Corporate Human Rights Benchmark merges with World Benchmarking Alliance

CHRB to be wound down and absorbed after problems with funding

The Corporate Human Rights Benchmark (CHRB) is merging with the World Benchmarking Alliance (WBA), following trouble securing funding for its flagship human rights rankings.

A CHRB director admitted that waiting for funding had at times left the organisation “substantially in debt” to the EIRIS Foundation, which is linked to one of the research providers involved in the benchmark’s delivery.

The news comes as the WBA has issued a Request for Proposal (RFP) for a research provider support to deliver the CHRB in 2020 – a role that RepRisk and the Business & Human Rights Resource Centre have played informally alongside the EIRIS Foundation, which is a shareholder in ESG house Vigeo Eiris (now majority owned by Moody’s) since the benchmark’s early days.

Under the merger, the CHRB, which is a limited company, will be wound down and absorbed into the WBA over the next six-nine months.

The boards of the two investor-backed corporate sustainability benchmarking bodies signed a formal transition agreement this summer.

The CHRB’s three employee contracts have already shifted over to the WBA, and its advisory council will ultimately be disbanded, with some members moved to the alliance’s board.

Bloomer told RI there had been “constant difficulty” gaining government funding. “It’s only a few really far-sighted governments that put [corporate benchmarks] into official development systems.”

According to CHRB documents, the organisation received its initial funding in 2014 from the Joseph Rowntree Charitable Trust, UK and Netherlands governments, Aviva Investors, Calvert, IHRB, BHRRC and EIRIS Foundation.

In 2016, it received funding ahead of starting research for the pilot benchmark, from member organisations including Nordea and APG, and the Dutch and Swiss governments, and in 2017 it received funding from members and the UK government.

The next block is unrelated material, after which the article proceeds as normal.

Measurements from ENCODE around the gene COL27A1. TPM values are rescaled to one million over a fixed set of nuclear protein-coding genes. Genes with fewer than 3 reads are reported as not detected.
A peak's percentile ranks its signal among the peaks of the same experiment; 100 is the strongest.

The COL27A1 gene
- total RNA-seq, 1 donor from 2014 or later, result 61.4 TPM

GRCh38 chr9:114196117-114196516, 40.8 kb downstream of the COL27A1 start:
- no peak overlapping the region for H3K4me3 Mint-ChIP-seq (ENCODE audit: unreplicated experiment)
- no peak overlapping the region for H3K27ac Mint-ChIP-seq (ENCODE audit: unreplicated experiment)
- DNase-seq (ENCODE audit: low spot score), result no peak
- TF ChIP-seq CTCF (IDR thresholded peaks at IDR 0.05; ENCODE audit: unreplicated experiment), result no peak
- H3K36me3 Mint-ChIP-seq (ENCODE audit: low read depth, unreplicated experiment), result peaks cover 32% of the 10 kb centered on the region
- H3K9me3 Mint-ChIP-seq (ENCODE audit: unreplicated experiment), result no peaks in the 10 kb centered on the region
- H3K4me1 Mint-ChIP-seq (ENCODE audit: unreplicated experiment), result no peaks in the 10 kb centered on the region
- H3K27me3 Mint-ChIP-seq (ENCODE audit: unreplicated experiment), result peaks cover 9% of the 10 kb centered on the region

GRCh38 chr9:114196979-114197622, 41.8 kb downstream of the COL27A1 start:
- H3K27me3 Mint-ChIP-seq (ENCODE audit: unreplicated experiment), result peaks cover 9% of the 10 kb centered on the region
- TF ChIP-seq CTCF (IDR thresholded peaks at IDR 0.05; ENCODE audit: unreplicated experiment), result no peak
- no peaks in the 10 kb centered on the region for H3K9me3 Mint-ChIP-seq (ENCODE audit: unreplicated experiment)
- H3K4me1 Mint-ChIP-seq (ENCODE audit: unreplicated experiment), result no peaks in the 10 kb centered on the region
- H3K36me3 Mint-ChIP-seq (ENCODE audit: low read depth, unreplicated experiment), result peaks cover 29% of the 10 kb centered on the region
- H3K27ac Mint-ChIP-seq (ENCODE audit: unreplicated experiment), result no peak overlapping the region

Bloomer said: “We’ve had the extraordinary support of the EIRIS Foundation. They certainly haven’t been paid for all the work they’ve done.”

Charged with developing a series of SDG-related corporate benchmarks, the WBA was launched last year by founding members Aviva, the United Nations Foundation and Index Initiative.
Bloomer said: “As the WBA is attached to the SDGs it’s able to access more funds. That’s one reason we’re able to be more confident about the long-term financial health of the CHRB with its association with the WBA.”

The CHRB’s ranking will now go alongside the WBA’s forthcoming suite of benchmarks designed to help investors assess the progress of 2,000 keystone companies against the SDGs by 2023.Bloomer said: “We’ve had a rigorous conversation with the WBA to insist and ensure that the CHRB is at the centre of the WBA’s work – that business and human rights lies at the very heart of the SDGs. We believe this conceptual framework will mean we’ll be able to measure and monitor the right things at the right levels and be able to provide data to investors to allow them to make powerful decisions about where to put their money, and what price to put on that money.”

Pauliina Murphy, Engagement Director at the World Benchmarking Alliance, agreed that, “it just made sense to bring the two together, because of the shared purpose and theory of change.”

The RFP published on the WBA website calls for a third party to partner with the WBA and CHRB offering research provider support to deliver the CHRB in 2020. Procurement rules are tighter under the WBA, meaning the work has to go out to public tender.

According to the RFP, “perceived inconsistencies in the interpretation of evidence…resulting in (reportedly) different scores for the same performance” were raised in feedback for its 2016/2017 pilot benchmark, alongside “concerns that the researchers had insufficient experience in interpreting human rights related information in the public documents”.

The selected provider will be confirmed in November 2019, with the 2020 benchmark results and reports published in mid-November 2020.

Responses to the RFP should be submitted by September 30.

Sitting on the current CHRB advisory council are:

  • Steve Waygood – Chief Responsible Investment Officer, Aviva Investors
  • Angelique Laskewitz – Executive Director, VBDO
  • Peter Webster – CEO Eiris Foundation; Head of International Affairs, Vigeo Eiris
  • Phil Bloomer – Executive Director, Business and Human Rights Resource Centre (BHRRC)
  • Anna Pot – Responsible Investments Manager, APG Asset Management
  • Bennett Freeman – Consultant, board member and speaker on business and human rights, sustainability, and responsible investment
  • Gerbrand Haverkamp – Executive Director, Index Initiative
  • John Morrison – Chief Executive, Institute for Human Rights and Business (IHRB)
  • Magdalena Kettis – Head of Thematic Research, Sustainable Finance Team, Nordea
  • Margaret Wachenfeld – Managing Director, Themis Research; Senior Research Fellow, Institute for Human Rights and Business (IHRB)